Once upon a time in Cincinnati

Religion is a delicate issue. In the 80’s P&G has been shown as a server to The Church of Satan by customers. “Procter and Gamble has a Satanist symbol and their mission is to get Satan into every home in America” was the belief of some of the consumers (“that” consumers affected future consumers’ decisions obviously). P&G started to cope with 300 calls a day about the rumors. Most of these calls were to get a response for “how likely it is that P&G works for The Church of Satan?” These likelihood judgments started to drop but then increased again. In addition to having beliefs and doubts, consumers also maintain beliefs about the importance of an attribute.

People who called P&G and Sister Domitilla Drobnsk have informational beliefs, which they heard from other people. Some people associated 13 stars with evil and bad. They could have also thought that these 13 stars represented original U.S. flag. Ohh, inferential beliefs… Inferential beliefs involve evaluative judgments.

Zanna and Rempel’s model[1]developed a theory suggesting that attitudes can be based on affect (when I buy P&G products, I feel guilty), behavior (I used to buy it) and cognition. When it comes to cognition, attitudes can influence cognition. “That”- current customers may have favorable beliefs (reciprocal relationship), future buyers, on the other hand, can have negative feelings. All these complaints, rumors started to damage P&G’s brand identity. I imagine retention and acquisition rates dropped. However, P&G kept its logo. WHY?? Why not simply change it and be done with the rumors? There are several reasons behind this action.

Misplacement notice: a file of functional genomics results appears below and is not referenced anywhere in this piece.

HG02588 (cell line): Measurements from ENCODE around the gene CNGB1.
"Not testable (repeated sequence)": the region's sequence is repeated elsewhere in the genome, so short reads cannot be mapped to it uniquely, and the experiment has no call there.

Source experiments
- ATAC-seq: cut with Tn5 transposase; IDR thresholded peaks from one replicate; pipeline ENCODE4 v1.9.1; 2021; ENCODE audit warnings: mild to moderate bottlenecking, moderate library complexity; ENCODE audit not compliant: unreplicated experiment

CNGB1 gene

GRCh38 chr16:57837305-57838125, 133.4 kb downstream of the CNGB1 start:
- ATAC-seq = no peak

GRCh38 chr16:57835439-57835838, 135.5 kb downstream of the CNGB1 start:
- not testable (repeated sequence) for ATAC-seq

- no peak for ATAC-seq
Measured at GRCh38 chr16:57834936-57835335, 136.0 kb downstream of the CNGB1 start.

First, authenticity. Located and started up in Cincinnati, P&G has a history and their logo is part of this history. Changing the logo would have send mixed messages to consumers. P&G produces/produced low involvement products, this type of signals would have caused P&G’s current customers to get suspicious and shift the brand.

Second, changing the logo immediately would have aroused more questions and rumors. People might think that “P&G changed their logo because we find the real intention and affiliation of the company”. If they had changed the logo instantly, it would be seen as an “apology”. However, being decisive and keeping the logo showed consumers that this brand is strong and reliable, which can face those baseless tales.

P&G took no action for the rumors at first as they believed it would go away. Later, it reappeared again in full force. I believe P&G wanted to use old fashioned logo to communicate a sense of the company’s stability and longevity to its customers. They believed, most of the consumers’ will see their inner values and believe in P&G’s actions. However, some people continued to argue about this matter. When, P&G was unable to convince these people and stop the rumors, they’ve changed their logo. 

[1] “I think P&G has a Satanist symbol, so I don’t buy it (beh)”                Zanna and Rempel’s Model

“I think P&G has a Satanist Symbol, but sell quality products (cog)” 

“I think P&G has a Satanist Symbol, when I buy P&G product’s, I feel guilty (affect)”


5 comments on “Once upon a time in Cincinnati

  1. Pingback: P&G is Over the Moon | DCGraphics

  2. Pingback: In Spite Of Old, False Satanist Accusations, P&G Put A Moon Back Into Its New Logo

  3. Pingback: P&G regresa a la luna | El poder de las ideas

  4. Pingback: P&G is Over the Moon | Uber Patrol - The Definitive Cool Guide

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